There’s no better example of this than the city of Las Vegas, Nevada — a city of 600,000 people who almost universally depend on one lake for their water.
And that lake is running dry at an alarming rate, after which there will be no more water for Las Vegas.
The lake is called Lake Mead, created by the Hoover Dam. Back in 1936, when the Las Vegas population was very tiny by today’s standards, Lake Mead took six years to fill with water. Now, with over two million people in the greater Vegas region depending on its water, Lake Mead has dropped by 50% and is receding with alarming speed.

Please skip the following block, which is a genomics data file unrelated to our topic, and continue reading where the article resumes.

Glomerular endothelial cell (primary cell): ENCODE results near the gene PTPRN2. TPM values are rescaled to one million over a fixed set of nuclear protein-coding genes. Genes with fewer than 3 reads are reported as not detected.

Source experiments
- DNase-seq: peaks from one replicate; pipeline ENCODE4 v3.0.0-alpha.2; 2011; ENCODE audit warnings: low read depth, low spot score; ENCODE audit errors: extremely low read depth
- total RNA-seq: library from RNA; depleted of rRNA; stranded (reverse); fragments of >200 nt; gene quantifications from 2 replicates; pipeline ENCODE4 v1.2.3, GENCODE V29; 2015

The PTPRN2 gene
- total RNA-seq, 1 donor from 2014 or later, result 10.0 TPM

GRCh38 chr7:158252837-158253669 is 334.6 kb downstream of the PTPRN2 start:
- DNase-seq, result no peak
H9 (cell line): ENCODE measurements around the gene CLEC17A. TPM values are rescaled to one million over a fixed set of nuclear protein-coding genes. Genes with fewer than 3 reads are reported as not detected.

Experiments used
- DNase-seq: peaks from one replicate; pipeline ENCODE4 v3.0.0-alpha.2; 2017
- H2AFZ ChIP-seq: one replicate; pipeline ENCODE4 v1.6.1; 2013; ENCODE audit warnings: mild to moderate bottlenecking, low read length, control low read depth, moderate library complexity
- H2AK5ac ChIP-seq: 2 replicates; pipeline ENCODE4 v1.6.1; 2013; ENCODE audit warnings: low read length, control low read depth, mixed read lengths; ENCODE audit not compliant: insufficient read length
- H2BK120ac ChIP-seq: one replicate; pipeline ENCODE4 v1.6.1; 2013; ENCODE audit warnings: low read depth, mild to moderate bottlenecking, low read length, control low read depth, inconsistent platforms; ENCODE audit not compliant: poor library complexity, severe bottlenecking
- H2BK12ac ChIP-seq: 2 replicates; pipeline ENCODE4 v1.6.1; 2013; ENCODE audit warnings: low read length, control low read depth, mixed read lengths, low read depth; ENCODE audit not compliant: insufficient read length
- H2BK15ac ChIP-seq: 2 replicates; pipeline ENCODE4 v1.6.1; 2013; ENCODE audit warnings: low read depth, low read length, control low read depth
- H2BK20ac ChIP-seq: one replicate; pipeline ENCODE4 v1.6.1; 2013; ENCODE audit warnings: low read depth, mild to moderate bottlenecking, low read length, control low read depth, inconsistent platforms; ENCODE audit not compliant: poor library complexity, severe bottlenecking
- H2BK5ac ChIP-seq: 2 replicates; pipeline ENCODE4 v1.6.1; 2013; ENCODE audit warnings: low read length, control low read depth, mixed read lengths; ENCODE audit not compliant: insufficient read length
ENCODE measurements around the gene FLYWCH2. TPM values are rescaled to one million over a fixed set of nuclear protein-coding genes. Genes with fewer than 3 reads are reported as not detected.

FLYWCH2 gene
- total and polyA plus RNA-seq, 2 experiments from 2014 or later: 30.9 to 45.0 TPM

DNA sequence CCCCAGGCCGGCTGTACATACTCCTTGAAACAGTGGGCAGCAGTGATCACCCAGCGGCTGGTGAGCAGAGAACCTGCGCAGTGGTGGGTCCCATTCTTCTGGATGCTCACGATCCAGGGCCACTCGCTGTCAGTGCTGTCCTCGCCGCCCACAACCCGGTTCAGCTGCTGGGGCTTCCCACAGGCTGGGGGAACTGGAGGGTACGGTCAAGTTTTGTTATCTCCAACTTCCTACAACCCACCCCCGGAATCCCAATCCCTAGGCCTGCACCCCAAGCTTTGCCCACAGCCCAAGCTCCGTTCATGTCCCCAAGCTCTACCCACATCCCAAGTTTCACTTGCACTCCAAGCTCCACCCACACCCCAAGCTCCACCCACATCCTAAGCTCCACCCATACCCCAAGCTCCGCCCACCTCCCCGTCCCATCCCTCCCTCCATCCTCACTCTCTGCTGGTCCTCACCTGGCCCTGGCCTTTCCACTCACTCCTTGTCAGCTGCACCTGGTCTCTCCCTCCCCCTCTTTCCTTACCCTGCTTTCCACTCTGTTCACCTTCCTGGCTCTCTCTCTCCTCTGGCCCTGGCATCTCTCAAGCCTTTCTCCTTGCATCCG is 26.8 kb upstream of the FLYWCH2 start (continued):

Where is all the water going? It’s being siphoned off by large tunnel “straws” that redirect the water 25 miles to the city of Las Vegas. These straws, however, are sucking the lake dry.
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